4. We are of the view that there is no (substance in any of these points. Section I4 excludes certain cases from the purview jof the Act, and, amongst such cases is 'that of persons, as provided by Section 4(1)(b), whose work involved travelling The test for applying this provisions is whether the person's work involves travelling. It does not say that his entle iwork must involve travelling. Of jcourse such travelling cannot be casual or has been purposely imposed ion the person by the employer with a view to take advantage of the exclusion. Some remark had been made by Counsel for the appellant that immediately before the termination of his services he was assigned travelling work, thereby suggesting some kind of a want of bona fides. But the second respondent, as we have already noticed, clearly found that it was not for the first time the appellant was asked to do travelling work, but, he had been doing it systematically, regularly and substantially every month before termination of his services. There is, therefore, noj merit in the first point.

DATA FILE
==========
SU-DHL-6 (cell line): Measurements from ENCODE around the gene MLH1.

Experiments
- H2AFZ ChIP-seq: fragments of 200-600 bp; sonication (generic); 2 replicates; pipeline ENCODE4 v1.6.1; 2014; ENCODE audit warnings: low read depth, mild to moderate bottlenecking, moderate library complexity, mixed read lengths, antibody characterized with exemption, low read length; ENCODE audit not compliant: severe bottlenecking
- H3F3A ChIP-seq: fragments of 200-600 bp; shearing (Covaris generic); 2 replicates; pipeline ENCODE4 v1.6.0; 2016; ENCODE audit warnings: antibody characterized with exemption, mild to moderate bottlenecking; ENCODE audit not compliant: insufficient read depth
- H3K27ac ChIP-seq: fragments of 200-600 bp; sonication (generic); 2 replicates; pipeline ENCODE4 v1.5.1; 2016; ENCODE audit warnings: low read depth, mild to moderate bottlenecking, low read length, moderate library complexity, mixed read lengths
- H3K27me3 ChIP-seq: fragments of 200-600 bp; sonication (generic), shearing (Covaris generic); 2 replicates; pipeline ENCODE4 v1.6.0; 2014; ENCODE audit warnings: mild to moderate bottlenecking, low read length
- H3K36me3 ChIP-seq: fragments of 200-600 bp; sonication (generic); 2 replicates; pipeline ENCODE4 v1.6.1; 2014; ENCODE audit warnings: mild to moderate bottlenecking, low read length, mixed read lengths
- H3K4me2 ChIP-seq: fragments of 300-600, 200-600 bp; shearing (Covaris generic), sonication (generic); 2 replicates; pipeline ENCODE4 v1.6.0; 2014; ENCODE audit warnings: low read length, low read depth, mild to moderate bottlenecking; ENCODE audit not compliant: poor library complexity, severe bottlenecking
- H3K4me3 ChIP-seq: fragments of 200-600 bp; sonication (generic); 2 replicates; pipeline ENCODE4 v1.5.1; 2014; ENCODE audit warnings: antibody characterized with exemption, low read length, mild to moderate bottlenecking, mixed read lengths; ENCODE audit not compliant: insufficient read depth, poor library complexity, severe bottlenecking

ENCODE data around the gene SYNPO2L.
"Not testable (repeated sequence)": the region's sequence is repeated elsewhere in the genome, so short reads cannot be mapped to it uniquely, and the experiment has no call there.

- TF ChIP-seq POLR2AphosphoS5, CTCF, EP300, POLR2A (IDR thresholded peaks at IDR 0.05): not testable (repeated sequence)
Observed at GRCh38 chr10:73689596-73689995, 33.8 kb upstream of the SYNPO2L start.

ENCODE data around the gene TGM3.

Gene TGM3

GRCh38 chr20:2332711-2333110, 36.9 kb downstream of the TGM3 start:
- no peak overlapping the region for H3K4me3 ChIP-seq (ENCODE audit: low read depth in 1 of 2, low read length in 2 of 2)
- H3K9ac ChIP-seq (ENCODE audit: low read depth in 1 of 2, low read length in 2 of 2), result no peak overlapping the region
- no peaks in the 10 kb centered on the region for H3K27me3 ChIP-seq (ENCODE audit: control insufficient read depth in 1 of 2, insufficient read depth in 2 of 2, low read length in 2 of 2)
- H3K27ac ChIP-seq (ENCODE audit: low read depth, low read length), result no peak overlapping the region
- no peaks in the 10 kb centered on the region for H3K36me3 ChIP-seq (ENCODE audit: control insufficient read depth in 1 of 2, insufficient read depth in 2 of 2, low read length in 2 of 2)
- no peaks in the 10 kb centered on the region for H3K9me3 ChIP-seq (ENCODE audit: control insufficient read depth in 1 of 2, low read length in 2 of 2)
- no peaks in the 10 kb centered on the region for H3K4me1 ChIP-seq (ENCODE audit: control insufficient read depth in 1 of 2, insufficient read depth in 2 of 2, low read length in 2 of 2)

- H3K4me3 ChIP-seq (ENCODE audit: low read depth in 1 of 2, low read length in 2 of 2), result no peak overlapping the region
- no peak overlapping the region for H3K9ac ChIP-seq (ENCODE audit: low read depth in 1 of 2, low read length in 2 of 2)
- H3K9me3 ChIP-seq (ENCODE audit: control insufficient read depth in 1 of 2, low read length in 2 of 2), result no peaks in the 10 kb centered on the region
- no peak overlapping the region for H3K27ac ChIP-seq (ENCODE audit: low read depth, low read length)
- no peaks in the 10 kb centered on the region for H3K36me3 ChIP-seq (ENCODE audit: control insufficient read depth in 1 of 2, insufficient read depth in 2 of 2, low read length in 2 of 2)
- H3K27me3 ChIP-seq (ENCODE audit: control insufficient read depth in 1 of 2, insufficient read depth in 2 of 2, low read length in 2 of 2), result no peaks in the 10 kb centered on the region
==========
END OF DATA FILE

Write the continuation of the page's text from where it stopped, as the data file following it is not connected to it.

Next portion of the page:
5. Nor is there any in the second point either. In fact this point does not very much differ, in substance, from the first. But the argument is that the appellant's designation being District Engineer and his travelling being not the main work entrusted to him, he could not be described as a person whose work involved travelling. Counsel, in support of his contention, relies on May and Baker (India) Ltd. v. Their Workmen (1961) 2 I.L.J. 94. But we do not think that it is of any assistance to the appellant. The question there was-whether a particular person was a workman within the definition of Section 2(s) of the Industrial Disputes Act, 1947. The Supreme Court, in deciding that question, observed that it found from the nature of the duties assigned to the person that his main work was that of canvassing and any clerical or annual work that he had to do was incidental to his main work of canvassing and could not take more than a small fraction of the time for his main work. On that finding the Tribunal's conclusion that he was a workman was found to be incorrect. The point here is whether, by reference to the nature of the work, the appellant was assigned, it could be said that he was a person whose work involved travelling. There is no doubt that although he was an Engineer his work did involve travelling, and, as a matter of fact, it has been so found by the Tribunal. It is not open to the appellant to invite us to go behind that finding, which is a factual one. Further, the travelling work of the appelant was part of his duties and was done regularly every month, and, it was also substantial. The second point too fails.